Host: Sriya Sarkar
Reviewer: Jamie Rosler
It’s not easy to get people to attend a stand-up comedy and storytelling show about abortion. One would be forgiven for thinking it’s not easy to get people to laugh at a stand-up comedy and storytelling show about abortion, once they get there. Speakout Laughout, as part of the Cinder Block Comedy Festival, does a much better job of the latter than the former, which is more unfortunate for those that didn’t attend than those who did. The small audience, treated to a handful of stories that are simultaneously personal, political, emotional, and yes, funny, hopefully leaves the venue with a deeper understanding of the myriad situations that result in making the choice to have an abortion, and more compassion for those that have to make it.
One at a time, a handful of women and one man regale us with their stories from different times, places, and points of view. The sole constants are a lack of personal regret at having had the procedure, and an appreciation for the ability to stand up and speak out about it, telling tales that so often go untold and undercounted. More than performer tells their story out loud for the first time, such as Joanna Briley who was 16 at the time of her abortion and is over 40 now. Rhonda Hansome talks about having to skirt the law and being lucky enough to find relatively safe access to an illegal medical procedure, pre-Roe v. Wade. Nina Manni was already in her 30s, sitting in a waiting room filled with 20-somethings, who didn’t understand that she simply does not want to be a mother. Gastor Almonte, the “token man” in the show, tells someone else’s abortion story, in which he serves as communicative middleman between his friend and that friend’s impregnated girlfriend. He also unironically defines feminism to a room filled primarily with female feminists. One wonders how difficult it is to find a male stand-up comedian or storyteller who has and is willing to share his own abortion story with a compassionate viewpoint.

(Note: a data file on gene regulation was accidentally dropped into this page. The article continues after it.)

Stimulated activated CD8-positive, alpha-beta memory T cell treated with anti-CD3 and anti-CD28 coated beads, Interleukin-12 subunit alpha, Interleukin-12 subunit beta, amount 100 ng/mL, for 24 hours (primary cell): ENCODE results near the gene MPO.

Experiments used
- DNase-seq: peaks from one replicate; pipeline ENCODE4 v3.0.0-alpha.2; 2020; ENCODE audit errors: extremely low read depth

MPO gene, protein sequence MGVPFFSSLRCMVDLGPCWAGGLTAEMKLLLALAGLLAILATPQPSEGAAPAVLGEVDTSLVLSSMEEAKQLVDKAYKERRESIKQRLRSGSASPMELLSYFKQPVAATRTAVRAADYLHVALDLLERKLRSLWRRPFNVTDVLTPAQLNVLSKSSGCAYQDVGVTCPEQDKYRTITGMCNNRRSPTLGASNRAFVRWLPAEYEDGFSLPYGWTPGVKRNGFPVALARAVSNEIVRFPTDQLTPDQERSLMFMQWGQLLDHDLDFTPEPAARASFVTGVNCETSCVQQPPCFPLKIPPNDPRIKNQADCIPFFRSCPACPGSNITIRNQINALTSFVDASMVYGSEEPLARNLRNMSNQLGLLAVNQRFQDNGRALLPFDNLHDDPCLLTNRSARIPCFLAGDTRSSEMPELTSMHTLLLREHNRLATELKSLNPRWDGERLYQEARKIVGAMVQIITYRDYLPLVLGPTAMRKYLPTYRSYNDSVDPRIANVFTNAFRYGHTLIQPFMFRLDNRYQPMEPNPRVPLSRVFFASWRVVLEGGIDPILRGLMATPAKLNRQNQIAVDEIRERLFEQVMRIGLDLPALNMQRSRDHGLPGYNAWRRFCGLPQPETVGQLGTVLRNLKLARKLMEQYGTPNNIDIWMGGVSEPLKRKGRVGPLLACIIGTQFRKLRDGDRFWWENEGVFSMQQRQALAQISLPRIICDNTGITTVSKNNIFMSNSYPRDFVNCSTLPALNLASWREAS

Sriya Sarkar hosts, and tells her own story between introducing guests. She, perhaps more than anyone else, touches upon the role cultural and familial expectations have in building young women’s lives. Hosting is not her strongest skill, but her charm and earnestness in storytelling, in conjunction with a well-curated line-up, more than make up for any minor flaws that simply need more time and practice to hone.
Running the gamut from heartbreaking to hysterical, Speakout Laughout is ultimately an uplifting and humanizing collection of personal tales about a topic that we should all be much more comfortable talking about.
Reviewed on 10 September 2017